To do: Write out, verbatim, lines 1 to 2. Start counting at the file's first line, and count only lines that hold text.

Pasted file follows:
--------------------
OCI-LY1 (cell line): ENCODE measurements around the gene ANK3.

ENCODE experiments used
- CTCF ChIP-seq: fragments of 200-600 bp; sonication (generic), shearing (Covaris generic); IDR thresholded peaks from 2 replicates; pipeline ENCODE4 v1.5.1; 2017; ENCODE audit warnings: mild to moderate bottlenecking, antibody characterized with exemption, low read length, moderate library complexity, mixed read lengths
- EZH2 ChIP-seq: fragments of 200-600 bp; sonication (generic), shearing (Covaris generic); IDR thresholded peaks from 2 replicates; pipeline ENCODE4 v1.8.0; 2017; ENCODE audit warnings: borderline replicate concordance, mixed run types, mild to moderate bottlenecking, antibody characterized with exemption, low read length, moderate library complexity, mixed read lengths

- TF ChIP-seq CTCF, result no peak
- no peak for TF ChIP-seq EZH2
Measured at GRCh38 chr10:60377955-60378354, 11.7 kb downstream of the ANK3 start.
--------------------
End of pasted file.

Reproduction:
OCI-LY1 (cell line): ENCODE measurements around the gene ANK3.

ENCODE experiments used